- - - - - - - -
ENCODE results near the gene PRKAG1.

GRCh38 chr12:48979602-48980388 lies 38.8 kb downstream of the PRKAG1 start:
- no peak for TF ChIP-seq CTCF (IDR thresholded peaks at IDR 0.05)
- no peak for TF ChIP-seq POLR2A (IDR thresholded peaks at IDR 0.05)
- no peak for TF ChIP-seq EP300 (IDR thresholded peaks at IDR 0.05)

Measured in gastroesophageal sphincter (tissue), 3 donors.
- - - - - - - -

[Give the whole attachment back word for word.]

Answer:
ENCODE results near the gene PRKAG1.

GRCh38 chr12:48979602-48980388 lies 38.8 kb downstream of the PRKAG1 start:
- no peak for TF ChIP-seq CTCF (IDR thresholded peaks at IDR 0.05)
- no peak for TF ChIP-seq POLR2A (IDR thresholded peaks at IDR 0.05)
- no peak for TF ChIP-seq EP300 (IDR thresholded peaks at IDR 0.05)

Measured in gastroesophageal sphincter (tissue), 3 donors.